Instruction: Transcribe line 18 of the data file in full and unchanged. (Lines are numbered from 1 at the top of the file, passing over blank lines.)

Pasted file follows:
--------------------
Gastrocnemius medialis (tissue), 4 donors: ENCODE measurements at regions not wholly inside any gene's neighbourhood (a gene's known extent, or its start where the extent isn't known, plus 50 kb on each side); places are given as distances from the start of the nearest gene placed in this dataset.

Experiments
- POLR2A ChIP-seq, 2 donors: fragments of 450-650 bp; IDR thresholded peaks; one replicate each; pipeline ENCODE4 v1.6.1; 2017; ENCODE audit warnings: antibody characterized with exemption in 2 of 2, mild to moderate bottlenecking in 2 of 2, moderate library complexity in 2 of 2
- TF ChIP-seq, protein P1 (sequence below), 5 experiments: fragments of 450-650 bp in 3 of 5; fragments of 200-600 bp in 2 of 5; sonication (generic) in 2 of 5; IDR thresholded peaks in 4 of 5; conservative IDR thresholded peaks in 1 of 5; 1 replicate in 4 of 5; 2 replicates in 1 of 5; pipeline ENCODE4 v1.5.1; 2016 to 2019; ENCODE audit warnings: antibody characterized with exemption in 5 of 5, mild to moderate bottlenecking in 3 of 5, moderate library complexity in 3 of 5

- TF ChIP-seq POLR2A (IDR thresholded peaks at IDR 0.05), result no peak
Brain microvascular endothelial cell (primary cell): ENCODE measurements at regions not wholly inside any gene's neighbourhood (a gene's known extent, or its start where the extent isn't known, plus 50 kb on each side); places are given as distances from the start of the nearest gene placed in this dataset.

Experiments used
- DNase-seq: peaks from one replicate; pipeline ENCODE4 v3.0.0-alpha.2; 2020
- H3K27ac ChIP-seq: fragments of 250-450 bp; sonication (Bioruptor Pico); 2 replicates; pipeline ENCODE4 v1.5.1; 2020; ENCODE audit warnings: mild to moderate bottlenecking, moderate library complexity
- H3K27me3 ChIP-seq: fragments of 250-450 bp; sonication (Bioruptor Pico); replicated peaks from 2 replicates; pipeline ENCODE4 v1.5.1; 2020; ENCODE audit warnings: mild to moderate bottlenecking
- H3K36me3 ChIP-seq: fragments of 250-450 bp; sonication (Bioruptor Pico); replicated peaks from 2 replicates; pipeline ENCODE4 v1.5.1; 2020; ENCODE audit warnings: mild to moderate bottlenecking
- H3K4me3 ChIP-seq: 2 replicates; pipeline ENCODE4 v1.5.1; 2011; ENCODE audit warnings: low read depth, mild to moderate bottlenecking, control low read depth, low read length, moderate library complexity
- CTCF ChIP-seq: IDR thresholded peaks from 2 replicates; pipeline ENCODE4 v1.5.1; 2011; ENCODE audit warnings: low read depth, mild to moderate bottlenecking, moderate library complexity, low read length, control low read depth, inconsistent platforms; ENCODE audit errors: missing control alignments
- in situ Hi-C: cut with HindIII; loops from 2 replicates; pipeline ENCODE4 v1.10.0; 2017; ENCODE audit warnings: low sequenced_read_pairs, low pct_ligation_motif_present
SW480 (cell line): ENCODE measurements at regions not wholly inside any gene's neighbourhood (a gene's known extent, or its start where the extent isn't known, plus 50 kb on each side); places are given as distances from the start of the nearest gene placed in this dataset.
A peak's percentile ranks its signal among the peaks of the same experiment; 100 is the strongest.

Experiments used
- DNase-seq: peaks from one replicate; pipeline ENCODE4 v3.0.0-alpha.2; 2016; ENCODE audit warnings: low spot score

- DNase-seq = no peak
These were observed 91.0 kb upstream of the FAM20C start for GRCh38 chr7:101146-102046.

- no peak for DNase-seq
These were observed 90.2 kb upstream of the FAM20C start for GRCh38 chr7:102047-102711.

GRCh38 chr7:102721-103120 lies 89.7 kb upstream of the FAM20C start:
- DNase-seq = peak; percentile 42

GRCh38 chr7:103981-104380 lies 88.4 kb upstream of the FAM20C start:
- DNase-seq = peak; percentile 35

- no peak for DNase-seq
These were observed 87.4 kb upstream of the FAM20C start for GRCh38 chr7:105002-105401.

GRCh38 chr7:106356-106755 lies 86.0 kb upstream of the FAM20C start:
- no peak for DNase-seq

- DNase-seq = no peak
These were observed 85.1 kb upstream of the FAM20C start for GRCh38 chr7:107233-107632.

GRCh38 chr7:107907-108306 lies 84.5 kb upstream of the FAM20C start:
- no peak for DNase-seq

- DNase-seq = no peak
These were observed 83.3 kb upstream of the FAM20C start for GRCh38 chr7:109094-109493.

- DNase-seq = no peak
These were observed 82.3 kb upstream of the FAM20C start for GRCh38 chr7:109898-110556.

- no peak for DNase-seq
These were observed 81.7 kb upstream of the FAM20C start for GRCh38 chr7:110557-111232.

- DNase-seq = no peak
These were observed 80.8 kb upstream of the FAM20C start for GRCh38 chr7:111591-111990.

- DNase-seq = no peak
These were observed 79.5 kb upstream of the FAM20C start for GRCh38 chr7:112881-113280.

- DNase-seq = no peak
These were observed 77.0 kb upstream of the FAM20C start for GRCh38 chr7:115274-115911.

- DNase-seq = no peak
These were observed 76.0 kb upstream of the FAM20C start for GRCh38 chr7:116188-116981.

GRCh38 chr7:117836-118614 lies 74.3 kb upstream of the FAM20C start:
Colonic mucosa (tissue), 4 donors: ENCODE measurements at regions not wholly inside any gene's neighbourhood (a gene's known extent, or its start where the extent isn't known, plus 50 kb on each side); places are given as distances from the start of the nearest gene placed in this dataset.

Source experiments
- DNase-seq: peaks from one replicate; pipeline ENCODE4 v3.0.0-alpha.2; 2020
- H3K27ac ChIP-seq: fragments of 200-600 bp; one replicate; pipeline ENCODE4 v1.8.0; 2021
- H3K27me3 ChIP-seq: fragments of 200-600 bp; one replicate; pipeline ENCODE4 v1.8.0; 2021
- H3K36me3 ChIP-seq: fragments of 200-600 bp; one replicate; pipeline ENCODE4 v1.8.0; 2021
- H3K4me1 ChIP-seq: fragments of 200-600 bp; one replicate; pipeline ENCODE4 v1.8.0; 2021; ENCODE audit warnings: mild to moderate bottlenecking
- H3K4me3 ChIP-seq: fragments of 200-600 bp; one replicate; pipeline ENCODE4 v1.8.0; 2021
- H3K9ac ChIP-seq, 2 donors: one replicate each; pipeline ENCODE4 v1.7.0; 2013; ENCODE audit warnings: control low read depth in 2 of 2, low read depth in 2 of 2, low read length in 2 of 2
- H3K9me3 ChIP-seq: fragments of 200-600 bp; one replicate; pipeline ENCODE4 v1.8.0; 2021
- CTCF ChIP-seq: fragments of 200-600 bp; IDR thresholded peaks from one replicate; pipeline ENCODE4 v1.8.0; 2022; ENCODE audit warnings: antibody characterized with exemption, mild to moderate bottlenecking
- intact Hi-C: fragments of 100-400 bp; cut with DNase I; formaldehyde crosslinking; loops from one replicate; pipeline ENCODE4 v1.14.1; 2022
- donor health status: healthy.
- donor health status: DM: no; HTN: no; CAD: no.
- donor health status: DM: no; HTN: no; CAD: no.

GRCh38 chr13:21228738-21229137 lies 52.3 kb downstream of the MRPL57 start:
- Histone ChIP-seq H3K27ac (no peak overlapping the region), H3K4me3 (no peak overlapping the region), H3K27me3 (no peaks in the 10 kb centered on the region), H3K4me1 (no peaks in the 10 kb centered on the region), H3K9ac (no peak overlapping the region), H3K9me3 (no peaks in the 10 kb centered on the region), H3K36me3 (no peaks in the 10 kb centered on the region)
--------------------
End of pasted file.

- DNase-seq: peaks from one replicate; pipeline ENCODE4 v3.0.0-alpha.2; 2016; ENCODE audit warnings: low spot score